Apollo 14 astronauts Al Shepard and Ed Mitchell picked up almost a hundred pounds of rocks and dirt. Most of that haul wasn’t originally from their landing spot, though. Instead, it was debris from an impact that happened hundreds of miles away — one of the biggest events in lunar history.
Shepard and Mitchell landed 50 years ago in a region known as Fra Mauro. Scientists picked the site because it was covered with debris from the collision with a giant asteroid that created Mare Imbrium — one of the biggest features on the Moon. The Apollo samples showed that the impact happened about four billion years ago.
And a study a couple of years ago found that one of the samples came from even farther: Earth. It likely was blasted into space when Earth was hit by an asteroid. A chunk of debris landed on Fra Mauro. It’s older than any Earth rock found on Earth itself.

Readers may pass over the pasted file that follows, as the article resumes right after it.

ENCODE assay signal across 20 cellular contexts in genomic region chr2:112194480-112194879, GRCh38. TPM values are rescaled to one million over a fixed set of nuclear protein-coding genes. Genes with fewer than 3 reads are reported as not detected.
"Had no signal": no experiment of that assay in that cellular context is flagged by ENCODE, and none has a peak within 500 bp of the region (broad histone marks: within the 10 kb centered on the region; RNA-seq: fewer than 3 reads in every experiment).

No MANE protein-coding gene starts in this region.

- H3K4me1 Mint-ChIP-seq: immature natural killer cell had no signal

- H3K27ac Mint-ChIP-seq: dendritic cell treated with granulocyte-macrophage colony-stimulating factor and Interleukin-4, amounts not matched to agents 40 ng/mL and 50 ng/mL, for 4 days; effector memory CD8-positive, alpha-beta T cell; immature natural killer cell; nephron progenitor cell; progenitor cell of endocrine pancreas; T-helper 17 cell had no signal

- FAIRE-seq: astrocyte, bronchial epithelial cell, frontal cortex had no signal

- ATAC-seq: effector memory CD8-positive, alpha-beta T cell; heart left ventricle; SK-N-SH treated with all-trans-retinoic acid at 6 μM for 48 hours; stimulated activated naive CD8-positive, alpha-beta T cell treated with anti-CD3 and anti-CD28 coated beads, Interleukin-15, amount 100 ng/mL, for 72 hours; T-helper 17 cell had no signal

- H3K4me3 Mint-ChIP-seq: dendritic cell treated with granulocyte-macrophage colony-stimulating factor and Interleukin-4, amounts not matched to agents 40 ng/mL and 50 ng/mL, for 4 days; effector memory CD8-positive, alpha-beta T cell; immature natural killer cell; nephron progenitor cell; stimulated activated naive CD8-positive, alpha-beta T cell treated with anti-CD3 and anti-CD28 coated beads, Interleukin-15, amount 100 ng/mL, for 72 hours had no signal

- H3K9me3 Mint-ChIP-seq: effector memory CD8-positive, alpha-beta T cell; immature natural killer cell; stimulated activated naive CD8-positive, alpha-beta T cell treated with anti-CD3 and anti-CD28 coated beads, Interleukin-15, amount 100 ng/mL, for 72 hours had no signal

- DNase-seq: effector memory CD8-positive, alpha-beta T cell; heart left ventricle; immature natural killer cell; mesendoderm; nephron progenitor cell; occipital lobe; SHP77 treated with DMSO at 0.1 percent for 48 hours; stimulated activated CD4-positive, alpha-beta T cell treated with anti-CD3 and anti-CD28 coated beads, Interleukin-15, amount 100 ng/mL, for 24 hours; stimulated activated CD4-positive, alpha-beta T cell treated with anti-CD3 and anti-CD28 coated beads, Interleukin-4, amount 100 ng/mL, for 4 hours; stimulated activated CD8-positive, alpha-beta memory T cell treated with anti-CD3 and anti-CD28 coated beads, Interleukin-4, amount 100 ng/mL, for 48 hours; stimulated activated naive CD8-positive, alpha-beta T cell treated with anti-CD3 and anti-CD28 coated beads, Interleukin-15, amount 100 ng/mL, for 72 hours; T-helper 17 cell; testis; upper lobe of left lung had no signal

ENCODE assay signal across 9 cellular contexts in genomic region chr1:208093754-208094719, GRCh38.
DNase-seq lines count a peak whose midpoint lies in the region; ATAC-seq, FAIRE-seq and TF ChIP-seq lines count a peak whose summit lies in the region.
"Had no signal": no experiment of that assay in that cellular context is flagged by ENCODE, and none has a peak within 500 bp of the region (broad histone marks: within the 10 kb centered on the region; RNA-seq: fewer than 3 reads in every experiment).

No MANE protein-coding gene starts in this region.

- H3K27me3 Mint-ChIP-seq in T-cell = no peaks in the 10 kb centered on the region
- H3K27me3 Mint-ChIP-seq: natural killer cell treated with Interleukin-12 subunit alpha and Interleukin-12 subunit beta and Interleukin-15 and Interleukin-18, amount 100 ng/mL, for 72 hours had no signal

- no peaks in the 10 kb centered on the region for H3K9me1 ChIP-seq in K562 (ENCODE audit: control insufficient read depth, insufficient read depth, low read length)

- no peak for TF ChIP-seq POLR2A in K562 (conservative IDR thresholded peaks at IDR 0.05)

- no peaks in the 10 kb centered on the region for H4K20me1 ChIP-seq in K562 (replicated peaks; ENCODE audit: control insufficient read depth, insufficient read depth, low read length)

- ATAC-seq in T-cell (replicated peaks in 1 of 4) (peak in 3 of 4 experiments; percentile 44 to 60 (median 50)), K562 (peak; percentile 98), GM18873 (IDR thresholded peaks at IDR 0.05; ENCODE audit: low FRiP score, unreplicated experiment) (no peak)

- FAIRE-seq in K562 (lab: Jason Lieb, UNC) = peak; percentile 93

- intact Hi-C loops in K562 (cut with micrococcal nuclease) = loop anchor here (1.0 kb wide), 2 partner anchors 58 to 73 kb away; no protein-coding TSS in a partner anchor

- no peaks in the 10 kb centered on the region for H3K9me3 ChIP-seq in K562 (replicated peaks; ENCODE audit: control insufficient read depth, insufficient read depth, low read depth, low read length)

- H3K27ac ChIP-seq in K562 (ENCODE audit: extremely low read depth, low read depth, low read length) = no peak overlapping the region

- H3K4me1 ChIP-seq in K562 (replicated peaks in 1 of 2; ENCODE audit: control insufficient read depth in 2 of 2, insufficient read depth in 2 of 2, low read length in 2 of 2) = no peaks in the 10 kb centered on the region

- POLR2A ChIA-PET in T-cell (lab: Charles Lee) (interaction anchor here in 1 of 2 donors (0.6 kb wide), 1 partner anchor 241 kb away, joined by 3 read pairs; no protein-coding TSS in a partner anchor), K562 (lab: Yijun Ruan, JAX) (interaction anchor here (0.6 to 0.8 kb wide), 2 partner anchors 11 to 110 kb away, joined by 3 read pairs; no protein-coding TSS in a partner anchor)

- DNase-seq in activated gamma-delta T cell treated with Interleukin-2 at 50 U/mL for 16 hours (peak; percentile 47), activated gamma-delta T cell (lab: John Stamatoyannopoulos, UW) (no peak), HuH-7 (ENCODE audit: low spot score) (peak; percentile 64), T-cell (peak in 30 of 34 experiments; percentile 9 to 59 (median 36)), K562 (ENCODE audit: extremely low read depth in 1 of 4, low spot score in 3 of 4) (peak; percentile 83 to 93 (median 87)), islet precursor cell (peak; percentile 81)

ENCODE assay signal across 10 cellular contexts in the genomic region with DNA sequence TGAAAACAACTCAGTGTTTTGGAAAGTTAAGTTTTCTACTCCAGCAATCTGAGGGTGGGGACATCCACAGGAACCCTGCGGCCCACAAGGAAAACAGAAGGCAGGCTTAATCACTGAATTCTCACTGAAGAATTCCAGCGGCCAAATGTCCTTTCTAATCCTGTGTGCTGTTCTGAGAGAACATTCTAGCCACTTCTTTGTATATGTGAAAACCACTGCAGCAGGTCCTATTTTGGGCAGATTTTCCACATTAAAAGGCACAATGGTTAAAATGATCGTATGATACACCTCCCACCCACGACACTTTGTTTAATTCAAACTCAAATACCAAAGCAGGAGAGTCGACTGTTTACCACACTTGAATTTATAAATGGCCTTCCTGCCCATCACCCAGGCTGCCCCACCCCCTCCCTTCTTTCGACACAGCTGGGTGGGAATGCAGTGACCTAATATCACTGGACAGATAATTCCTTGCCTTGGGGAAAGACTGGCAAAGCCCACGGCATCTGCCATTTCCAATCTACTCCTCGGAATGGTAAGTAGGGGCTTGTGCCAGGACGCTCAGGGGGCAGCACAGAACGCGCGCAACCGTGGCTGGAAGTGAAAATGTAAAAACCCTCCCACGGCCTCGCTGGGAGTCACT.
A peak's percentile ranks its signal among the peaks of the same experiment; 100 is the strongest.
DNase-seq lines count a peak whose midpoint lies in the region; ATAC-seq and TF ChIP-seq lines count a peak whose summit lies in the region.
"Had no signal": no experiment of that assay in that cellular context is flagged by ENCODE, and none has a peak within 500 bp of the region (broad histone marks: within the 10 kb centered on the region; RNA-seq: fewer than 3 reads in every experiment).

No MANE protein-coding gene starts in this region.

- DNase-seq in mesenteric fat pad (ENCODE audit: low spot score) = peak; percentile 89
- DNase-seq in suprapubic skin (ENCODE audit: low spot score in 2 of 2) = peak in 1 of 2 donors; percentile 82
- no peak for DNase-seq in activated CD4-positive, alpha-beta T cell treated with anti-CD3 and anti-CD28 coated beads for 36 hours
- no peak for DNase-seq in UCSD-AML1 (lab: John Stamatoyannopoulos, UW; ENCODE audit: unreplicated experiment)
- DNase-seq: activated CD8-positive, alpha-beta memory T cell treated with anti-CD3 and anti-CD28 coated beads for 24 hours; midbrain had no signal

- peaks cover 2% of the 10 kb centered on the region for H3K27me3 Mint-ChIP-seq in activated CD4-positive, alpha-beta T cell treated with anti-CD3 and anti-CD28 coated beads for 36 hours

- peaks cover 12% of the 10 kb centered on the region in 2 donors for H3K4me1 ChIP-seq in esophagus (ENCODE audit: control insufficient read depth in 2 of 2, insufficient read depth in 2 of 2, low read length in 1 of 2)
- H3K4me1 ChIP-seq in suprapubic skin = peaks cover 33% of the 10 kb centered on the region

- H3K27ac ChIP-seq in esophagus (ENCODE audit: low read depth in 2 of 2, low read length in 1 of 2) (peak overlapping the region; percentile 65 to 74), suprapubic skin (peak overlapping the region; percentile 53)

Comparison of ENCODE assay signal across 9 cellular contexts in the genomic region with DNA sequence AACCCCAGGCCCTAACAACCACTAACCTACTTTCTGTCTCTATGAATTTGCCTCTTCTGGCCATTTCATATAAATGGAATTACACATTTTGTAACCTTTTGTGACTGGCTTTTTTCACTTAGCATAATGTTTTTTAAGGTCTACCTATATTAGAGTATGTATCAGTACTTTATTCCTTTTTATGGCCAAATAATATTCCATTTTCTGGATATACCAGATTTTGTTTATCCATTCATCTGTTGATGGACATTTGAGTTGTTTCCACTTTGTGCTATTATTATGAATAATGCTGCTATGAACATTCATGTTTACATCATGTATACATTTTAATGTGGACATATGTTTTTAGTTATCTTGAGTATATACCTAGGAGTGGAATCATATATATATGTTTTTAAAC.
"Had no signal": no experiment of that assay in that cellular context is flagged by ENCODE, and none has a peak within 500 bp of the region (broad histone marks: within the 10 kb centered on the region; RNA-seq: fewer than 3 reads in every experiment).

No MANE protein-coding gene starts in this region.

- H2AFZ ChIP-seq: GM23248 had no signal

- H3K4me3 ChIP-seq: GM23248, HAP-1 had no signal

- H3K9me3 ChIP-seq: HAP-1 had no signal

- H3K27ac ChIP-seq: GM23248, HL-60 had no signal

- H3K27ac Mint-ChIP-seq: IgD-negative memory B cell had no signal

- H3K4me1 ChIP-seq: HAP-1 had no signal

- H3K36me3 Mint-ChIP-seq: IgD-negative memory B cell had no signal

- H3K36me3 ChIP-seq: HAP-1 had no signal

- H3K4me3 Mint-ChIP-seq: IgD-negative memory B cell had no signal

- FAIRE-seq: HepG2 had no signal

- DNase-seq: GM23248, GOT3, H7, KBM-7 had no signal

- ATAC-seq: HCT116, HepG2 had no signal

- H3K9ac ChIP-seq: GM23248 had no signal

Shepard and Mitchell conducted two moonwalks. When the second one was done, Shepard took a minute to enjoy himself — he hit some golf balls. They didn’t go far on the airless Moon — although you’d never know it from Shepard’s description:
SHEPARD: Miles and miles and miles.
After that, the astronauts were ready to leave the Moon and join crewmate Stuart Roosa in orbit:
SHEPARD: 3, 2, 1, zero. We have ignition. MITCHELL: What a liftoff! SHEPARD: And liftoff. MISSION CONTROL: Roger, ignition.
They returned to Earth on February 9th, 1971. Scientists continue to study their samples today — 50 years after a trip to the Moon.
Script by Damond Benningfield